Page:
As millions watched the funeral for Pope John Paul II, many were confused by the concluding Panakhyda celebrated not in Latin, but in Greek and Arabic by hierarchs in black hoods, turbans, crowns, and unusual vestments.
Catholics are generally unaware that they have millions of co-religionists who are not themselves part of the Roman Catholic Church.
A Panakhyda is a solemn liturgical service for the repose of departed in the Eastern Catholic Churches which follow the Byzantine Rite. The various prayers for the departed have as their purpose praying for the repose of the departed, comforting the living, and reminding the living of their own mortality and the brevity of this earthly life. For this reason, memorial services have an air of penitence about them, and tend to be served more frequently during the four fasting seasons. The memorial service is most frequently served at the end of the Divine Liturgy; however, it may also be served after Vespers, Matins, or as a separate service by itself.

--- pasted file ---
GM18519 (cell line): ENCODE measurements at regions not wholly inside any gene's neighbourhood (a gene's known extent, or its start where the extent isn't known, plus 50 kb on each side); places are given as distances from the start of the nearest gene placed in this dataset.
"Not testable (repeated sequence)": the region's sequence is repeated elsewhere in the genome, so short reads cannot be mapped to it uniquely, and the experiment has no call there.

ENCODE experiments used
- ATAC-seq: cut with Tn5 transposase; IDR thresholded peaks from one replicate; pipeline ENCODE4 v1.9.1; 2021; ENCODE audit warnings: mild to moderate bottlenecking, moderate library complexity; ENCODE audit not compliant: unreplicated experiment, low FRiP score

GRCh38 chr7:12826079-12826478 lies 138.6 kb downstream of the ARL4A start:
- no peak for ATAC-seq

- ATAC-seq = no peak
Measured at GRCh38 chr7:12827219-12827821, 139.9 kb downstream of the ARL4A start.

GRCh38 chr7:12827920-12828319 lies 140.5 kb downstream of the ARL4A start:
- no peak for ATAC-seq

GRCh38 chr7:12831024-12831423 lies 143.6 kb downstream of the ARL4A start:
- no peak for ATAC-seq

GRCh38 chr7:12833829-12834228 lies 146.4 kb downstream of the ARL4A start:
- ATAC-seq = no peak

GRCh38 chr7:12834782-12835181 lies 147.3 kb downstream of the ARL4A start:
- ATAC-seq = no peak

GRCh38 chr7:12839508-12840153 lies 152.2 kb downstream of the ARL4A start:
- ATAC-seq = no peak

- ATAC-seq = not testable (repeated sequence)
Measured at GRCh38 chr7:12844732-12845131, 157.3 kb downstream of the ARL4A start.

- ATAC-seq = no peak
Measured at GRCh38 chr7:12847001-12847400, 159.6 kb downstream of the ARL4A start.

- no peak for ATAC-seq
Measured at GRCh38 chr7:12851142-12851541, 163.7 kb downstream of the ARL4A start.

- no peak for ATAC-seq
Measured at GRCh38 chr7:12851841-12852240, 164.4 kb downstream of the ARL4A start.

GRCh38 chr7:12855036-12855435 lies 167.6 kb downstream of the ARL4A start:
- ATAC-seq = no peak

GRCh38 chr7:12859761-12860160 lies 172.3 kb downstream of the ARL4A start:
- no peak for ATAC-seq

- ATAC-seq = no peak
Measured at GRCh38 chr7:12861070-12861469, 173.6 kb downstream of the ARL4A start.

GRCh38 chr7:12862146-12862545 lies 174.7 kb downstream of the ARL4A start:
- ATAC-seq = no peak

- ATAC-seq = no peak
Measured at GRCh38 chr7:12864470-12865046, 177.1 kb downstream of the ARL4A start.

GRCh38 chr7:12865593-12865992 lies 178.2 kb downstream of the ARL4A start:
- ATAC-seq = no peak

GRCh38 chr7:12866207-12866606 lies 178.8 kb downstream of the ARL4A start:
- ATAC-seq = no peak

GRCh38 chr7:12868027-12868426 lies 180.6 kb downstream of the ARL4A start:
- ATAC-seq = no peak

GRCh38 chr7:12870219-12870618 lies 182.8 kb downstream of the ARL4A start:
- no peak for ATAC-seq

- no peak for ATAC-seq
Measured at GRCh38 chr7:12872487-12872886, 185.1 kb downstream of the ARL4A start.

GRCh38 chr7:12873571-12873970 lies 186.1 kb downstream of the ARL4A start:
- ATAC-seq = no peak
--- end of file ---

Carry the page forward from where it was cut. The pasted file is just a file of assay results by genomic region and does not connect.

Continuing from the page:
Anniversaries of Death or Burial
Another statement of love for those who have gone into eternity is to offer prayers on their behalf on the anniversaries of their death or burial. A Divine Liturgy, Parastas or Panakhyda are usually celebrated.
God, grant eternal memory
The thief on the cross said to Jesus: “Jesus, remember me when You come into Your Kingdom.” And to these words, our Lord replied: “Truly, I say to you, today you will be with Me in Paradise” (Lk 23:42-43). With the words of the thief in mind, the faithful sing this short prayer in behalf of the deceased: “Let his(her) memory be eternal. With the Saints, O Christ, grant rest and eternal memory.”
People forget. Our memory is capable of remembering certain events, but for the most part, we forget. Even what we remember, we cannot bring the event from the past and make it real. But God is beyond time and He never forgets. He is the Lord of the living and the dead. When God remembers, He remembers forever, and His remembrance is reality. To be remembered by God in His Kingdom is to live forever, for God’s memory is eternal, incomprehensible, and without limit.